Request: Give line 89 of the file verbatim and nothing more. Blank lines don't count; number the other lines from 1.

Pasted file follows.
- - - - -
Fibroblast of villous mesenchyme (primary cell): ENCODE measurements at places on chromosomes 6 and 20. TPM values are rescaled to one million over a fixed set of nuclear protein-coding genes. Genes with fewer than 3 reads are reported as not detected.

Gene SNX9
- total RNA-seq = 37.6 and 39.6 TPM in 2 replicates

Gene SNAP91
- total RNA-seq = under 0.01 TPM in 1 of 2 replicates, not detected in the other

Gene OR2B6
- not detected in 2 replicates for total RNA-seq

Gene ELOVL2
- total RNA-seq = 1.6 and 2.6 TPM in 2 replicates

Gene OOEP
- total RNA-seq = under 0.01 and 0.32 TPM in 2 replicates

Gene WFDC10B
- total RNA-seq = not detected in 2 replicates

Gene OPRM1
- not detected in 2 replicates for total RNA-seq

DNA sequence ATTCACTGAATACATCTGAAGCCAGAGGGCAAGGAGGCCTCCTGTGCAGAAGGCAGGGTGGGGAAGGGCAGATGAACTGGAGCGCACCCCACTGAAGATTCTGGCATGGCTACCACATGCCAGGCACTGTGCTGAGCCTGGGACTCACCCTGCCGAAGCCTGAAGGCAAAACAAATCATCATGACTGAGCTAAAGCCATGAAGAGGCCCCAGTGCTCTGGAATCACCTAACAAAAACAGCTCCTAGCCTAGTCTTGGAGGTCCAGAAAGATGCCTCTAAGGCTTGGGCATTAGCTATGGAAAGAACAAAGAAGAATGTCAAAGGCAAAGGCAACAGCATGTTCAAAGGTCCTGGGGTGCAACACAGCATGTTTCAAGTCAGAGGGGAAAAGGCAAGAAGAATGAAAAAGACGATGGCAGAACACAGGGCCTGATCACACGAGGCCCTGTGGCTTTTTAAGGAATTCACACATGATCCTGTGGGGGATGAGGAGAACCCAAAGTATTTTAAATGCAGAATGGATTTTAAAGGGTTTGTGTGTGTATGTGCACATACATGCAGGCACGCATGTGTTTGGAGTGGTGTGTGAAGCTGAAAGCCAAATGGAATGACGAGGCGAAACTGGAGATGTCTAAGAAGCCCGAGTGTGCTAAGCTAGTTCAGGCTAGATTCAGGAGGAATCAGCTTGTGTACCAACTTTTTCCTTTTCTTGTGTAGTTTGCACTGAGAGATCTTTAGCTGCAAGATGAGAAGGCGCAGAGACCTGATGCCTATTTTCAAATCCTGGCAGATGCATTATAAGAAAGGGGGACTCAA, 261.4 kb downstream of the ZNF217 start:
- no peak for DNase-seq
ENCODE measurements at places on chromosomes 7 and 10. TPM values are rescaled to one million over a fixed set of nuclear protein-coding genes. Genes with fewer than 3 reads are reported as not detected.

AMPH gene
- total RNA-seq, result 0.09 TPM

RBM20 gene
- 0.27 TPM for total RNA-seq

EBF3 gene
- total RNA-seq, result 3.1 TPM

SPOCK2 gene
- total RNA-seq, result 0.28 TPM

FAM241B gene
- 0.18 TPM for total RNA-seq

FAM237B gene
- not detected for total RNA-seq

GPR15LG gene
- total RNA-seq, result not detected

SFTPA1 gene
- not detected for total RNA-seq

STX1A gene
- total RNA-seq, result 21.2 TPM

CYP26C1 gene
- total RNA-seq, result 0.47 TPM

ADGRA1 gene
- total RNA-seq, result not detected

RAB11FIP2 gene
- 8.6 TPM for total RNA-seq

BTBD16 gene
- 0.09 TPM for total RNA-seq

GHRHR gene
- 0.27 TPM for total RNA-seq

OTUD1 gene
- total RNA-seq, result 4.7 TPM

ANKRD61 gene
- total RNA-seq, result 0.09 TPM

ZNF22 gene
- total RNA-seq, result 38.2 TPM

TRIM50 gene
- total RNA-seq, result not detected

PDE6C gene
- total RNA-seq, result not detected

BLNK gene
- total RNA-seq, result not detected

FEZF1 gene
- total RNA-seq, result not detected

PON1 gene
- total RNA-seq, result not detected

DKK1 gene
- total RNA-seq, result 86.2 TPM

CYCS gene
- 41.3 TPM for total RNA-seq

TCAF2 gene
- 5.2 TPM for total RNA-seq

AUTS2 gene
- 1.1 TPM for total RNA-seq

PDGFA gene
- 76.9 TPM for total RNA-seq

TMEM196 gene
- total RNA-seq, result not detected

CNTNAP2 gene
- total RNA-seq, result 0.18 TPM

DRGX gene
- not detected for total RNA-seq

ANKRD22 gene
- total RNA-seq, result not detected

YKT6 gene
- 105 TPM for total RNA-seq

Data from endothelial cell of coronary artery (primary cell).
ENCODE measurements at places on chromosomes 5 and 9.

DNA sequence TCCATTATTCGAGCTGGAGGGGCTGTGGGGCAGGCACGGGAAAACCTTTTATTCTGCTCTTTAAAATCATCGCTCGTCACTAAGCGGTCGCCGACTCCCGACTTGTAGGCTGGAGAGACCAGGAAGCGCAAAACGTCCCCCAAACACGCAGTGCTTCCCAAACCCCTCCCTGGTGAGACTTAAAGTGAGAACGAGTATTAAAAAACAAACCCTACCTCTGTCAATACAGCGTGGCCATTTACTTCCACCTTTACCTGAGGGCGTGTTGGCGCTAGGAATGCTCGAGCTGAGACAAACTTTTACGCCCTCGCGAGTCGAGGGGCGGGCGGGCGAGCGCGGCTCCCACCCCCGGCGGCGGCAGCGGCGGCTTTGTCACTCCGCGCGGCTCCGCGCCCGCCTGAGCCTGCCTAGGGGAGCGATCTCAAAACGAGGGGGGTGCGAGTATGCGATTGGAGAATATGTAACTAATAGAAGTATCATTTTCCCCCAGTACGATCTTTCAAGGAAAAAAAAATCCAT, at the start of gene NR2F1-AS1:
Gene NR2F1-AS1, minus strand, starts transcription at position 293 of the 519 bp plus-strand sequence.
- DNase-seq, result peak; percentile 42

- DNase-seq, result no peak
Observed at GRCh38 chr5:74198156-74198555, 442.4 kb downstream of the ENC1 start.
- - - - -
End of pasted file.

Observed at GRCh38 chr5:74198156-74198555, 442.4 kb downstream of the ENC1 start.